Ask most people with a smattering of knowledge about American film what the greatest movie ever made is, and they’ll probably say Citizen Kane, even if they’ve never seen the film. It has that reputation. Now, I don’t know anyone who says Citizen Kane is their personal favorite film with one noteworthy exception of someone I don’t know but know of. Heck, I know at least one film buff who thinks Kane is something of a snooze. Meanwhile, the writers and producers of The Simpsons think they may have recreated the entirety of Kane with scenes and clips from their show. They may not be wrong there.
Why may they not be wrong? Well, for one thing, unlike the last two or three entries, Citizen Kane is not exactly a film filled with memorable lines. It’s not an overly quotable film outside of Kane’s (and the film’s) first words: “Rosebud.” Part of that is due to the fact the characters are given speeches and the like that do advance them as characters and move what passes for a plot along since Kane, as a biography of a fictional character, doesn’t have so much of a plot as a character progression, revealing to the audience the mystery of the man who was Charles Foster Kane. So, really, no short, memorable lines like were seen in The Godfather or Gone with the Wind or Casablanca.
But for all Citizen Kane lacks in iconic lines, it makes up for with iconic images.
Welles came to Hollywood to make this, his first of 13 films, with a background in radio and especially theater. It shows. Just as the closing credits start, text informs us that many of the principal actors are, like Welles, new to film, having come with him from his Mercury Theater group. But the real innovation here isn’t the acting (which is actually pretty darn great), but the set and the lighting. Citizen Kane is a dark film, and by that I mean a film filled with shadows. It fits since the film is a mystery, but the mystery is a man: Charles Foster Kane, who may or may not be a stand-in for William Randolph Hearst. Welles always denied that, but Hearst himself believed it, and that caused all manner of problems for Welles. As both were men known to have huge egos, well, there was bound to be a clash.
The other distinctive thing about Welles-the-director’s work here? Perspective. Welles cut holes in the floors of his sets to get certain angles, and rather than build giant elaborate sets like would normally be seen in a film like this, Welles used blocking to imply massive sets without actually building them.
But if this is a character study disguised as a mystery, who is the man at the middle? He’s Charles Foster Kane, whose parents lucked out with a gold strike and then opted to send young Charles away to be raised by a banker. If it seems heartless, well, it probably is. Kane’s father, who doesn’t actually have the fortune, is against it, but he believes in things like corporal punishment, and Kane’s seemingly heartless mother wants someone better than his actual parents to raise him with the best that money can buy.
The result is an egomaniac who can’t relate to other human beings. He doesn’t really have any friends, spends money like crazy, goes through one wife before going for a younger woman who was something of an aspiring singer, buys more stuff, and dies alone after uttering a single cryptic word that turns out to be the word written on his original childhood sled, suggesting he was happy when he was poor. He was a man who tried to fill the void with things, in a giant, imposing “pleasure palace” covered in “No Trespassing” signs. He’s a man with more possessions than any sane man would know what to do with, who spent money without a thought, and whatever integrity he had disappeared not long as he bought a newspaper.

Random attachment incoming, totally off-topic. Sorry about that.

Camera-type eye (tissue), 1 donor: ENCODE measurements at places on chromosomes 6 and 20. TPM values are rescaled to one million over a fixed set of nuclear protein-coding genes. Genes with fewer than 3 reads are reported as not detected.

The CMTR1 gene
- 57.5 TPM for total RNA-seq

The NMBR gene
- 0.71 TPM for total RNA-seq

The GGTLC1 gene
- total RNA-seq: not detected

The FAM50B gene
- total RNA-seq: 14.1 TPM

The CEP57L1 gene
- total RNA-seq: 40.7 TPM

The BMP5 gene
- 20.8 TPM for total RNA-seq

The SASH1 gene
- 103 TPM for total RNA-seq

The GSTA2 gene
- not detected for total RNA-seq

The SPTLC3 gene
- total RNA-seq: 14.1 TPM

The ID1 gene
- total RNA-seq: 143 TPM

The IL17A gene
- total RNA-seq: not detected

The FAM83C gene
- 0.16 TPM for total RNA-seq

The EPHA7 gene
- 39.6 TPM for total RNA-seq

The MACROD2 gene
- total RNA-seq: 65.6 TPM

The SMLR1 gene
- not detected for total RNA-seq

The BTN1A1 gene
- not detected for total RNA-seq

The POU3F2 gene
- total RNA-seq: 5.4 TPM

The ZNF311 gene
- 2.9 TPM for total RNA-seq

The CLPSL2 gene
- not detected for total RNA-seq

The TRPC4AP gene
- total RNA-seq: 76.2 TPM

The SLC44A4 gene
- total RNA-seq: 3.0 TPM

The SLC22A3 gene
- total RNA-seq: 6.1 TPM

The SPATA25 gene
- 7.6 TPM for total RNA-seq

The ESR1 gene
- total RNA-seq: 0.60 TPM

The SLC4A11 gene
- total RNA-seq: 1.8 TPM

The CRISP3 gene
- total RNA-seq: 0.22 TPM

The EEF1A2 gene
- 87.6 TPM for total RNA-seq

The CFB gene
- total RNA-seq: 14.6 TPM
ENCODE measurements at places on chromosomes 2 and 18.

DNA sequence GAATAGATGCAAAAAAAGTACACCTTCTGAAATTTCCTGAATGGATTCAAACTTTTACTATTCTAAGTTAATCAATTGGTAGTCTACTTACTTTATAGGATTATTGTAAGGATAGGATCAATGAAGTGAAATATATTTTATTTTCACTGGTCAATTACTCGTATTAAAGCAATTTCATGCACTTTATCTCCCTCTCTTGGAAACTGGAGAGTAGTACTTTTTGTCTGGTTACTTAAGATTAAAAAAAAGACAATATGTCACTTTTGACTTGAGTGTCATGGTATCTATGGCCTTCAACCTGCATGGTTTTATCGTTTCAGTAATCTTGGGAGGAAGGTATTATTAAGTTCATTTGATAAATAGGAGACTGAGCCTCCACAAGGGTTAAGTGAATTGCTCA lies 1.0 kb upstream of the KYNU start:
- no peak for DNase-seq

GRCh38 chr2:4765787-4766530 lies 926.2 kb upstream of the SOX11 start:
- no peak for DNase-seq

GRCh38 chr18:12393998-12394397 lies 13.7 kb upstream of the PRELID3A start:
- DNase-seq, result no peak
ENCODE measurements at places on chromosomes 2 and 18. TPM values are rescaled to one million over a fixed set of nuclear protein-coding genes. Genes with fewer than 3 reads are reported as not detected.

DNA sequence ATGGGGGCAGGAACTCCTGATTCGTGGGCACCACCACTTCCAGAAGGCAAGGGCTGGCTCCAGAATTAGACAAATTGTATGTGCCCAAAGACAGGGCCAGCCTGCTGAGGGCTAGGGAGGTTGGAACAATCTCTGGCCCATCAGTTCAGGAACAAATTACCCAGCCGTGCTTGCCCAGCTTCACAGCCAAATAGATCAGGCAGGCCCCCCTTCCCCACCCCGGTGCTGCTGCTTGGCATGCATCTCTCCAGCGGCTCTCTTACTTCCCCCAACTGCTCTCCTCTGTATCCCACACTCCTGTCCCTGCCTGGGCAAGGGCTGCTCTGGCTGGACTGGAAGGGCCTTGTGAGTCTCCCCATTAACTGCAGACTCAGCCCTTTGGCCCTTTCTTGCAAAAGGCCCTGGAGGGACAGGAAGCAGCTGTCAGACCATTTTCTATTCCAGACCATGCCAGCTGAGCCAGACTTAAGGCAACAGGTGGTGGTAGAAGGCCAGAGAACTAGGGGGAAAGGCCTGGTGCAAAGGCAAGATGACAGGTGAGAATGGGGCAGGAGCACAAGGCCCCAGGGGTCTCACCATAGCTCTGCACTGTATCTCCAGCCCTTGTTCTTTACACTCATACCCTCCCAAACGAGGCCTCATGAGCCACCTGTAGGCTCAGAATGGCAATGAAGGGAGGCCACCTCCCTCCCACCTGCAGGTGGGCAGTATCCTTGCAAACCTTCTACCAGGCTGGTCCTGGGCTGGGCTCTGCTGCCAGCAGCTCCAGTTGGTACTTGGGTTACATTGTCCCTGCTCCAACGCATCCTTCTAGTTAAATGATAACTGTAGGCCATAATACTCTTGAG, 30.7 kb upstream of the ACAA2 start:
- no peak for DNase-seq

Was he an honest publisher of a major metropolitan newspaper? He seemed to be more inclined towards sensationalism, buying the loyalty of the best newspapermen from his biggest competitor, and then you get a song and dance, he married a president’s niece, and we see a man used to getting his own way.
And then he starts losing. His political career goes nowhere, his first wife and only son die in a car accident, and his second wife can’t sing because some things can’t be bought with any amount of money. It’s not exactly a new message, or even one most people would be inclined to disagree with, but what makes Welles’ version different is that it doesn’t really spell that idea out as imply it.
So, that’s Citizen Kane, a solid film about an empty man, one prone to violent rampages when left entirely to his own devices by trashing an entire room, a moment that might not have been Welles acting as catching a temper tantrum of his own on film. It’s covered in shadows like the man at the center before a burning hunk of wood maybe explains all there is to know.
By the by, as I said above, I do know of someone who calls Citizen Kane his favorite film. Who? Donald Trump, and he does have some reasons for saying so, but depending on whom you ask, he maybe doesn’t really understand the film’s actual themes.
NEXT UP: Well, there isn’t one. Not right now. AFI did a revised list in 2007 which removed 23 films from the original list, AKA the one I went through, and a part of me thinks I should cover them at some point. But, truthfully, I need a break from this. Watching movies takes a lot of time, especially when it’s some three hour plus epic of some kind. I’m glad I did this, even if I think my entries got weaker towards the end. A part of me would like to challenge the other Gabbing Geek movie reviewer around here to cover that one, so Watson, if you’re so inclined, take a shot at it.
Otherwise, I may go on to take care of the last 23 starting in a couple of weeks.
For now, as much as I actually enjoyed this project, I’m gonna go do something else for a bit.